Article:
Movie scores for every mood: a playlist for music and film lovers
From the epic to the romantic, here are 8 pieces of music that'll act as the perfect soundtrack for your day
A lot of elements go into the making of a successful film: acting, directing, editing, cinematography, art direction — the list goes on. Another important component is music. What would the famous Psycho scene look like without those killer strings? Would Jaws be as scary without the suspenseful soundtrack? Even non-Star Wars fans likely recognize that iconic theme.
Music can play an integral part to films, sometimes heightening the mood, other times acting as an atmospheric backdrop much like the actually setting of a film. While it's already a struggle to keep up with the onslaught of musical releases out there right now, film scores must not be forgotten. In fact, they can act as the perfect soundtrack for your day.
Don't know where to start? Below, we've made some recommendations of film scores — mostly focusing on releases from the past decade or so, to introduce you to some of today's most exciting film composers. There's a score for every type of film, so why not a score for every mood you're feeling?
Musical match: "House of Woodcock," Jonny Greenwood.
Film: Phantom Thread.
Jonny Greenwood's score for Paul Thomas Anderson's 2017 film, Phantom Thread, is one of the most opulent scores in recent history. Featuring a 60-piece orchestra, Greenwood spared no expenses making Anderson's tumultuous love story sound as luxurious as its '50s U.K. couture setting. While the music can tense up in parts of the overall soundtrack, highlighting the roller-coaster ups and downs of the film's main couple, "House of Woodcock" is a soaring piece that will surely make hearts flutter. Listening to Greenwood's work on this film, which was inspired by Glenn Gould's Bach recordings, is like waltzing on cloud nine in the most elegant ball gown ever.
Similar matches: "Agape," Nicholas Britell (If Beale Street Could Talk); "Maestro," Hans Zimmer (The Holiday).
Musical match: "Pas De Deux," Michael Abels.
There are a lot of iconic horror film scores, from John Carpenter's Halloween to John Williams' Jaws, but the past decade has given us some real goosebump-inducing ones that we can't stop listening to. There's Mica Levi's remarkable work on Under the Skin and Colin Stetson's terrifying Hereditary soundtrack, but our pick goes to the brilliant partnership between director Jordan Peele (Get Out, Us) and composer Michael Abels. While the layered choral pieces Abels created for Get Out are indeed spooky, the thunderous orchestral flairs of his Us score — including his sinister spin on Luniz's "I Got 5 On It" — make Get Out sound tame by comparison. This Halloween, make sure to bust out this soundtrack if you want to give friends a real scare.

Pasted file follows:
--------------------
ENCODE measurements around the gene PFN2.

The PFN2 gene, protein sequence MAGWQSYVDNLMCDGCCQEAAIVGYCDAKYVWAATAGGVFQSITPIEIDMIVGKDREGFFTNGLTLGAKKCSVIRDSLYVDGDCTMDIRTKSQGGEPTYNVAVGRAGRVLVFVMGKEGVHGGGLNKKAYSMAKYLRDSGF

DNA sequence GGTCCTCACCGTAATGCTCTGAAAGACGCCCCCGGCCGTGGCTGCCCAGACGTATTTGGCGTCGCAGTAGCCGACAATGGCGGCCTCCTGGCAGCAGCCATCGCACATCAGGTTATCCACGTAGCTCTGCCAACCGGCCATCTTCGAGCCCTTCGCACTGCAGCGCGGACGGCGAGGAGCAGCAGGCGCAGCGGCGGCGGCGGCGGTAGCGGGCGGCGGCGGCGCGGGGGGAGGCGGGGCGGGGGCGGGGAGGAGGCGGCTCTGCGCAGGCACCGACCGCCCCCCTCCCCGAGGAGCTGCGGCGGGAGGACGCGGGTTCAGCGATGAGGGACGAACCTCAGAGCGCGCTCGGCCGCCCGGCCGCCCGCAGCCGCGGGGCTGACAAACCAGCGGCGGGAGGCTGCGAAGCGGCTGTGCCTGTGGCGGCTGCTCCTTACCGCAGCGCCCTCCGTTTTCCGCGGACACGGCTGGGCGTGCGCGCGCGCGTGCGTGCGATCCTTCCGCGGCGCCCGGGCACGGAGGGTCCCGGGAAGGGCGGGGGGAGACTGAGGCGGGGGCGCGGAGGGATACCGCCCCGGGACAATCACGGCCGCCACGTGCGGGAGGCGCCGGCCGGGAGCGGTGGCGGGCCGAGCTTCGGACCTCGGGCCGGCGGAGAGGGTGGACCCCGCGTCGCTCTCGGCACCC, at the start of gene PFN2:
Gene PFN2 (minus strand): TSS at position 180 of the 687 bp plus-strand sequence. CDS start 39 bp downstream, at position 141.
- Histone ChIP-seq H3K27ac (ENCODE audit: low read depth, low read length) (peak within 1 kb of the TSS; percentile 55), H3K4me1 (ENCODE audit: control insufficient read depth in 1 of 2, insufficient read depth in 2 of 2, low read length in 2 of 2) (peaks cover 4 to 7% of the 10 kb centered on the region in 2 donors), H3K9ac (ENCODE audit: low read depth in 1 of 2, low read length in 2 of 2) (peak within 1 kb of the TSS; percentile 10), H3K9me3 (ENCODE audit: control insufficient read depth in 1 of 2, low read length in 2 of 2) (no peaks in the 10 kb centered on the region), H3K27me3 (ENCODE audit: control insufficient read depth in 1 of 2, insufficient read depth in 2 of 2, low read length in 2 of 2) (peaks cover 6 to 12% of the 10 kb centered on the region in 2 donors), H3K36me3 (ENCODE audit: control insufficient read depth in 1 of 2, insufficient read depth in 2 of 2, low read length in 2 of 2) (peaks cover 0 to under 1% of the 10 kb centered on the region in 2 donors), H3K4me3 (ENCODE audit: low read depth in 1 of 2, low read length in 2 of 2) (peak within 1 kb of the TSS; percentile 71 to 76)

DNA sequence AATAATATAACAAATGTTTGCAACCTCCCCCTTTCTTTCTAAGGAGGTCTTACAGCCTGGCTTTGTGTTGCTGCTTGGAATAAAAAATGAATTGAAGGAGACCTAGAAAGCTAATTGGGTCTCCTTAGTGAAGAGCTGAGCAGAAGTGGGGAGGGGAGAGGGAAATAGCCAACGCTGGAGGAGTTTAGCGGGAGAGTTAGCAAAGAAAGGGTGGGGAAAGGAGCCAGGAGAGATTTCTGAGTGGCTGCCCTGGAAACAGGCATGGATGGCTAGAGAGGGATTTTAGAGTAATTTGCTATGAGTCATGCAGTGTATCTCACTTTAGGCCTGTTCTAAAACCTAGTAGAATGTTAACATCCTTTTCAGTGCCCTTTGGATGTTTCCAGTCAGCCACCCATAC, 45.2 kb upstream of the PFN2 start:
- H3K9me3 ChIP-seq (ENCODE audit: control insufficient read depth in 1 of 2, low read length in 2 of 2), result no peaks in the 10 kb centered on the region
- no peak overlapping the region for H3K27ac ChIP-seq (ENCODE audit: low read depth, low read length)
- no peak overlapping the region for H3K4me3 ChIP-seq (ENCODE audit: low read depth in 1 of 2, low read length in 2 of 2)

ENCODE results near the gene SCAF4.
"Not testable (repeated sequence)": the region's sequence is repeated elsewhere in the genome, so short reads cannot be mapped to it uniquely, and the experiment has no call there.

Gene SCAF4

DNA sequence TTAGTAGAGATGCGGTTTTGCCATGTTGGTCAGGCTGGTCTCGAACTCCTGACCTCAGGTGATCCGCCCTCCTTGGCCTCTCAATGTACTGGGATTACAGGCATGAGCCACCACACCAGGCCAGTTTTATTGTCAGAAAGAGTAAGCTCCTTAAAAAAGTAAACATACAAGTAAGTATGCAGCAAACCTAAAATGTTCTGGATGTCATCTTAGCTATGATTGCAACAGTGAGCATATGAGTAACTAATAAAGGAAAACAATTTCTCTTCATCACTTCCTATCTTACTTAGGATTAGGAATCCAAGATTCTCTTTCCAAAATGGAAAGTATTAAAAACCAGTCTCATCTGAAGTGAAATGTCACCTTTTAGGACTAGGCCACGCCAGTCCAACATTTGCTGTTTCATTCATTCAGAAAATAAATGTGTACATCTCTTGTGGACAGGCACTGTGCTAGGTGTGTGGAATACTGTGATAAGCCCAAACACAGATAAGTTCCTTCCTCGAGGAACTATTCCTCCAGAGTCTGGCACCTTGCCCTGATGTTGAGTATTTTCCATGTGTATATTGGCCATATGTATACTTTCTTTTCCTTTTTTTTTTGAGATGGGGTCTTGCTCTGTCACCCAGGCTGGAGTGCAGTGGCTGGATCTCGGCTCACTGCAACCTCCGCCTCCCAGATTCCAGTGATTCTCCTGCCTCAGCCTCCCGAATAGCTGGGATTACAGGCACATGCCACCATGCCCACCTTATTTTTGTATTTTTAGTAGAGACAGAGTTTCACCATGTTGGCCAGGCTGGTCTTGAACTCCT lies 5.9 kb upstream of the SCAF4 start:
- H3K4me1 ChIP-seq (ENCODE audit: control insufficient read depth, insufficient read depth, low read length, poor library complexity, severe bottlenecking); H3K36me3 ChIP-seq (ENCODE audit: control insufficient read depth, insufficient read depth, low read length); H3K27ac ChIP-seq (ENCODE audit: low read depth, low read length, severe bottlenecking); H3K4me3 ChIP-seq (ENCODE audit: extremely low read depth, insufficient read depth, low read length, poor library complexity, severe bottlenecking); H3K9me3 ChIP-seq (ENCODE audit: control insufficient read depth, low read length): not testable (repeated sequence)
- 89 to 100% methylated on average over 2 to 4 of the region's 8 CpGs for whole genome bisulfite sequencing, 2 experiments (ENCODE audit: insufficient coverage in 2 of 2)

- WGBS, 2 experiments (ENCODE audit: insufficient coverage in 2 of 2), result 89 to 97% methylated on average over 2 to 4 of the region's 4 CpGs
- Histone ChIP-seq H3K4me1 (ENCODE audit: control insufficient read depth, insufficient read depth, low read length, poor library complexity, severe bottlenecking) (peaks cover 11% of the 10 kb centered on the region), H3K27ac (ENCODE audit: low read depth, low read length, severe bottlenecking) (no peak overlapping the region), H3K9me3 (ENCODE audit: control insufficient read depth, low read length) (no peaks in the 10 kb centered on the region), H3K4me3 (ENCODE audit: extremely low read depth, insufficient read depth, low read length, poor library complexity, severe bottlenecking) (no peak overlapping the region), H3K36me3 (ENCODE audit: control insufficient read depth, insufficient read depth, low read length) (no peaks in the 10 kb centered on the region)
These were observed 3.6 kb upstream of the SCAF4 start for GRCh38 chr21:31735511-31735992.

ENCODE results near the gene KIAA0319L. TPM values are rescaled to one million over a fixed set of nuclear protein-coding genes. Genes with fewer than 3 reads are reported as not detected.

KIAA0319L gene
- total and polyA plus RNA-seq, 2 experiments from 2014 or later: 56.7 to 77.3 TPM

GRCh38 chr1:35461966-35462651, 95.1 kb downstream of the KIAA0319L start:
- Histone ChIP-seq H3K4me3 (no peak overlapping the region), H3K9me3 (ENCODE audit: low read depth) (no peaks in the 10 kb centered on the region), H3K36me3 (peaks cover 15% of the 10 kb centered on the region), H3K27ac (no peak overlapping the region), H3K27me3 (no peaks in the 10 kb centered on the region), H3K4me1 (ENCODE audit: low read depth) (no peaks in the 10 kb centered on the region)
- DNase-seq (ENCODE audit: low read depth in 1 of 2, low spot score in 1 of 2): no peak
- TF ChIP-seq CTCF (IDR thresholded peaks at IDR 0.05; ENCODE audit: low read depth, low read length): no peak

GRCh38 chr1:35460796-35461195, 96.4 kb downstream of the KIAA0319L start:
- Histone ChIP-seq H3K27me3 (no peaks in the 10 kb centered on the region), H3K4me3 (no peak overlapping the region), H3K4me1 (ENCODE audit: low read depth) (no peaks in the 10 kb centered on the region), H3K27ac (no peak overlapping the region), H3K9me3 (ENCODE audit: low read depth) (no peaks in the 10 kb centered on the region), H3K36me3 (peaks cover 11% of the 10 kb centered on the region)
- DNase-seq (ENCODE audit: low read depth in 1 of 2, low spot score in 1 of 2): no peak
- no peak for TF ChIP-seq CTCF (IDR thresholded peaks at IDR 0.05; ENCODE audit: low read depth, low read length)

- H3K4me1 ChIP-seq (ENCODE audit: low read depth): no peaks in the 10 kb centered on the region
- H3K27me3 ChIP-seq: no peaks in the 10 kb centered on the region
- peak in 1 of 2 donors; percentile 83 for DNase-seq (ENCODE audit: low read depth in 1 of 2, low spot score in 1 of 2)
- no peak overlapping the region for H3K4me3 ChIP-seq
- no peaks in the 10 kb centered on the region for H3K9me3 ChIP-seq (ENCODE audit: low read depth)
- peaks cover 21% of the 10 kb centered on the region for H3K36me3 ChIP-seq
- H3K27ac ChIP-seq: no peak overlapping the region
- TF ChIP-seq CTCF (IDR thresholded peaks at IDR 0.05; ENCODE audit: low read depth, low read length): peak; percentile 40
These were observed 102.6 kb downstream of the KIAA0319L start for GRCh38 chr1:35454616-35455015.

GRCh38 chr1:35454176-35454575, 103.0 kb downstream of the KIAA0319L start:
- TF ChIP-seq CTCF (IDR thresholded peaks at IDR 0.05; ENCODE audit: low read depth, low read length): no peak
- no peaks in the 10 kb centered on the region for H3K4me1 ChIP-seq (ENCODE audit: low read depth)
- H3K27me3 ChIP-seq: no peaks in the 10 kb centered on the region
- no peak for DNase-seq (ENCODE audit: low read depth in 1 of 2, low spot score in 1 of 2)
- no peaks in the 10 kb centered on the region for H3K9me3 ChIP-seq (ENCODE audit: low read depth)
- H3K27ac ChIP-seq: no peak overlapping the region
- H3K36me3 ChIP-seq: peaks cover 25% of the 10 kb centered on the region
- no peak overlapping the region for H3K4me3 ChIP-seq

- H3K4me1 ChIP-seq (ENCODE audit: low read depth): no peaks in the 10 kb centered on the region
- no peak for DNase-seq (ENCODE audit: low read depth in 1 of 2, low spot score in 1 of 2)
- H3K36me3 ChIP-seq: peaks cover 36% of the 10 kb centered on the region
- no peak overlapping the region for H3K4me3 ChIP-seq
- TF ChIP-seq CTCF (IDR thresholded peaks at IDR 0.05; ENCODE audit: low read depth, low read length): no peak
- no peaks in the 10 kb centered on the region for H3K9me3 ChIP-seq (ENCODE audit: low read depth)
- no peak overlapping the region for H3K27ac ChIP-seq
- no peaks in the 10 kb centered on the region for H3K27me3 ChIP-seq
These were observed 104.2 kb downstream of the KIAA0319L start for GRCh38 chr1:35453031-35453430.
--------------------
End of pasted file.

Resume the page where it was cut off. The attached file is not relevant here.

Similar matches: "Charlie," Colin Stetson (Hereditary); "Lipstick to Void," Mica Levi (Under the Skin).
Musical match: "Intro Song," Andy Hull and Robert McDowell.
Film: Swiss Army Man.
Daniel Kwan and Daniel Scheinert's 2016 film, Swiss Army Man, is not exactly an adventure film but it does play with the mind and stretches of the imagination that'll surely inspire a feeling of epic proportions. Swiss Army Man follows a man (Paul Dano) who cuts his suicide attempt short when he discovers a dead body (played by Daniel Radcliffe) that has washed up onto the beach. From there, viewers enter a surrealist universe where the corpse is reanimated and becomes a companion for Dano's character. The score, by Manchester Orchestra's Andy Hull and Robert McDowell, uses this opportunity to play by its own rules, too: choirs and chants clash up against each other forming layers and textures that coalesce into something strangely beautiful and completely playful — the perfect anthem for a big adventure.
Similar matches: "Once There Was a Hushpuppy," Dan Romer and Benh Zeitlin (Beasts of the Southern Wild); "La Valse d'Amélie," Yann Tiersen (Amélie).
Musical match: "Inochi No Namae," Joe Hisaishi.